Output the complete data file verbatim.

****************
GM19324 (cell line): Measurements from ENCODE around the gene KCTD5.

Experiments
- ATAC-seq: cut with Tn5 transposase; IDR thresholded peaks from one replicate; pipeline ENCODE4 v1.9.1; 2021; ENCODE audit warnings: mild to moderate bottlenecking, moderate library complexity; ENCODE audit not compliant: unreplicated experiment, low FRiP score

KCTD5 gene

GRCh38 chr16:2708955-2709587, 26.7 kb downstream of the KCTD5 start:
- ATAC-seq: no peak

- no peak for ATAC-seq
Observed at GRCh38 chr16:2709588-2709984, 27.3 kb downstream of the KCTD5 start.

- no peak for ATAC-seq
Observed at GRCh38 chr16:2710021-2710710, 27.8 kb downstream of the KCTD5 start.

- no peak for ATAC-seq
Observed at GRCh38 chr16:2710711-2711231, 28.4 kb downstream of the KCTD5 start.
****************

GM19324 (cell line): Measurements from ENCODE around the gene KCTD5.

Experiments
- ATAC-seq: cut with Tn5 transposase; IDR thresholded peaks from one replicate; pipeline ENCODE4 v1.9.1; 2021; ENCODE audit warnings: mild to moderate bottlenecking, moderate library complexity; ENCODE audit not compliant: unreplicated experiment, low FRiP score

KCTD5 gene

GRCh38 chr16:2708955-2709587, 26.7 kb downstream of the KCTD5 start:
- ATAC-seq: no peak

- no peak for ATAC-seq
Observed at GRCh38 chr16:2709588-2709984, 27.3 kb downstream of the KCTD5 start.

- no peak for ATAC-seq
Observed at GRCh38 chr16:2710021-2710710, 27.8 kb downstream of the KCTD5 start.

- no peak for ATAC-seq
Observed at GRCh38 chr16:2710711-2711231, 28.4 kb downstream of the KCTD5 start.